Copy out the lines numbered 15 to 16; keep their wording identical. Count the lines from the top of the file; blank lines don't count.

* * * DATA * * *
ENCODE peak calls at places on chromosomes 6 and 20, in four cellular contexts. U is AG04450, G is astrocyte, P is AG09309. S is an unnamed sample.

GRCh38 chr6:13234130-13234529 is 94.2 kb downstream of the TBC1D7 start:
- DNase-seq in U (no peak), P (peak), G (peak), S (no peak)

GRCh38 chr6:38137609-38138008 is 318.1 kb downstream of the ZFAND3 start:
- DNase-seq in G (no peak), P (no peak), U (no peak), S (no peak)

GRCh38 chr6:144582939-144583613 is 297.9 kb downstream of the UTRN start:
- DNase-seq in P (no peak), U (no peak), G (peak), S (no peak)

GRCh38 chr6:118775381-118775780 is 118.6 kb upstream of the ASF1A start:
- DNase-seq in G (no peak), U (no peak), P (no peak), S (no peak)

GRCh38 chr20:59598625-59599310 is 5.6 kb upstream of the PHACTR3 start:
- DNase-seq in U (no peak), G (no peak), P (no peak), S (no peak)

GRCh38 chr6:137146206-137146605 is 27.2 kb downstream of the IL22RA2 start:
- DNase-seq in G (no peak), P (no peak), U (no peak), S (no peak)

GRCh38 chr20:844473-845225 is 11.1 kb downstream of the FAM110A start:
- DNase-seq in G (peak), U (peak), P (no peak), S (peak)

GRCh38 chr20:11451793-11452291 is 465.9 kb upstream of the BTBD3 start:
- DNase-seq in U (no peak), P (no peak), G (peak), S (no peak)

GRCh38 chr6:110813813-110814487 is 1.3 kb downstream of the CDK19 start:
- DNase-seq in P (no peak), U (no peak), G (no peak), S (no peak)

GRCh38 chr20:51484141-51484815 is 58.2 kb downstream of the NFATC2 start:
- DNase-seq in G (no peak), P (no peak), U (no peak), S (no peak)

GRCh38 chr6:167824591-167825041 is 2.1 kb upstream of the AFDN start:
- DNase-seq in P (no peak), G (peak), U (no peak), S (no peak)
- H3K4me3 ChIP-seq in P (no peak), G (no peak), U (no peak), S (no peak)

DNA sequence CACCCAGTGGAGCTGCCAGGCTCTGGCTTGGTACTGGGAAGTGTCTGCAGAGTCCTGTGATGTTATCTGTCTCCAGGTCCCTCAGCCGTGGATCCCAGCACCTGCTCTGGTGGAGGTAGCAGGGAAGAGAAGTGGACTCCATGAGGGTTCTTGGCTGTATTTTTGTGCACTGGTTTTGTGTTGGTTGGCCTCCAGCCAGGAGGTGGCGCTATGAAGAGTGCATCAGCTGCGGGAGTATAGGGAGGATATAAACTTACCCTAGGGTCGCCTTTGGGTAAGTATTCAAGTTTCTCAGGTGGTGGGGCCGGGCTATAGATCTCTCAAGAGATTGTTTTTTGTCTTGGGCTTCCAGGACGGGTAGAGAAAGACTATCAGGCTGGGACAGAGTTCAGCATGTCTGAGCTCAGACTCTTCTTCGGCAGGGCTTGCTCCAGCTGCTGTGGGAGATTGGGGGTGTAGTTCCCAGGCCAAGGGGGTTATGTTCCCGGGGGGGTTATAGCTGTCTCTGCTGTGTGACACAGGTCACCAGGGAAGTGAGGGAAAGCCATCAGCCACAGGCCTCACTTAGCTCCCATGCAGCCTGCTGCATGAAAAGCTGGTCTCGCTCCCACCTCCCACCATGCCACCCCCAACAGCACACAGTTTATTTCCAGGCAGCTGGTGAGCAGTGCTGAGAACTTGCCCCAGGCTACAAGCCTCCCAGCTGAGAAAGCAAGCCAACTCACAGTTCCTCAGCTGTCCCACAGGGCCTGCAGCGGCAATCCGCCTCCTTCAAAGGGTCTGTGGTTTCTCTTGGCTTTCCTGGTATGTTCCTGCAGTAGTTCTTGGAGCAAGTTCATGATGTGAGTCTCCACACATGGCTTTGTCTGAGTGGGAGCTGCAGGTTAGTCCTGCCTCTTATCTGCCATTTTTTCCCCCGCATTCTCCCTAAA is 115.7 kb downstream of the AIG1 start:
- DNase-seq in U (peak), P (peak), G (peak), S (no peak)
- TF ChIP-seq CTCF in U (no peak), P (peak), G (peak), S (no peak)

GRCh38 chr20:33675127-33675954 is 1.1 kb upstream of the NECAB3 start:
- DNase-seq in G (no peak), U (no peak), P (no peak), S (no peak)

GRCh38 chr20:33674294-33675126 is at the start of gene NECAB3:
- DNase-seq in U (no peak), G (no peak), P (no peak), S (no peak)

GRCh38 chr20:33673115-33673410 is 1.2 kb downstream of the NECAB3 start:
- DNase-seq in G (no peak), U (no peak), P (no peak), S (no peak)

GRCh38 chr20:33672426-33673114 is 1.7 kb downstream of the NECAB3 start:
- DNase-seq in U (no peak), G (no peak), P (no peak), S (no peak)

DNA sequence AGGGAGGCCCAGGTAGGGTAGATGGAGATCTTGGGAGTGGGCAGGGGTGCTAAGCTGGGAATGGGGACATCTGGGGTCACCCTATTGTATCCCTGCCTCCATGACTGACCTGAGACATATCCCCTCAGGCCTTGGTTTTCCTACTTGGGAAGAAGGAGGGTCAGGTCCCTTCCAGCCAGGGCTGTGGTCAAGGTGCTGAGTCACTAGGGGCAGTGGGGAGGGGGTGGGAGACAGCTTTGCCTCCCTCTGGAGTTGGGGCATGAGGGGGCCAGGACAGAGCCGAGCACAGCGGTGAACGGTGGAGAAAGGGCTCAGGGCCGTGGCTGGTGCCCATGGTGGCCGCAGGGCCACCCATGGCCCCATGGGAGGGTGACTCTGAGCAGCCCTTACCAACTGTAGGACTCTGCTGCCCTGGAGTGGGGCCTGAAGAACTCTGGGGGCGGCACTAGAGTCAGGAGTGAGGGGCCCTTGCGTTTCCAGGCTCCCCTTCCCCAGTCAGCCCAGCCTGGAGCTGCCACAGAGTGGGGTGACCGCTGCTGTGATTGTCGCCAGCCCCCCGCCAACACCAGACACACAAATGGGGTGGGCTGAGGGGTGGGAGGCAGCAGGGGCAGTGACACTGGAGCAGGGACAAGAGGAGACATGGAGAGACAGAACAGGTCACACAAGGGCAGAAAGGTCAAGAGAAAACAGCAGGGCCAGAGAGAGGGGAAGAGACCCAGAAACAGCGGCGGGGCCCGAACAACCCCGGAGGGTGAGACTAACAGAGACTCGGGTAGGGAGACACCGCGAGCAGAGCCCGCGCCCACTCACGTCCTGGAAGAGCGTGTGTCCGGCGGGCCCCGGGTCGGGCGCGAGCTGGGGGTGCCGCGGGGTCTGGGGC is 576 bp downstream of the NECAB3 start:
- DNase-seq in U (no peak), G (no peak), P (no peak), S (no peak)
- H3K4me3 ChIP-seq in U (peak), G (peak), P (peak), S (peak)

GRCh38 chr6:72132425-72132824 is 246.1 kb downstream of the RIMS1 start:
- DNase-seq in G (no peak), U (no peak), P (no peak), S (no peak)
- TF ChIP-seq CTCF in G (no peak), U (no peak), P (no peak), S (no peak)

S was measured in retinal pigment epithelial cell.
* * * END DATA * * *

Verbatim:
- DNase-seq in G (peak), U (peak), P (no peak), S (peak)

GRCh38 chr20:11451793-11452291 is 465.9 kb upstream of the BTBD3 start: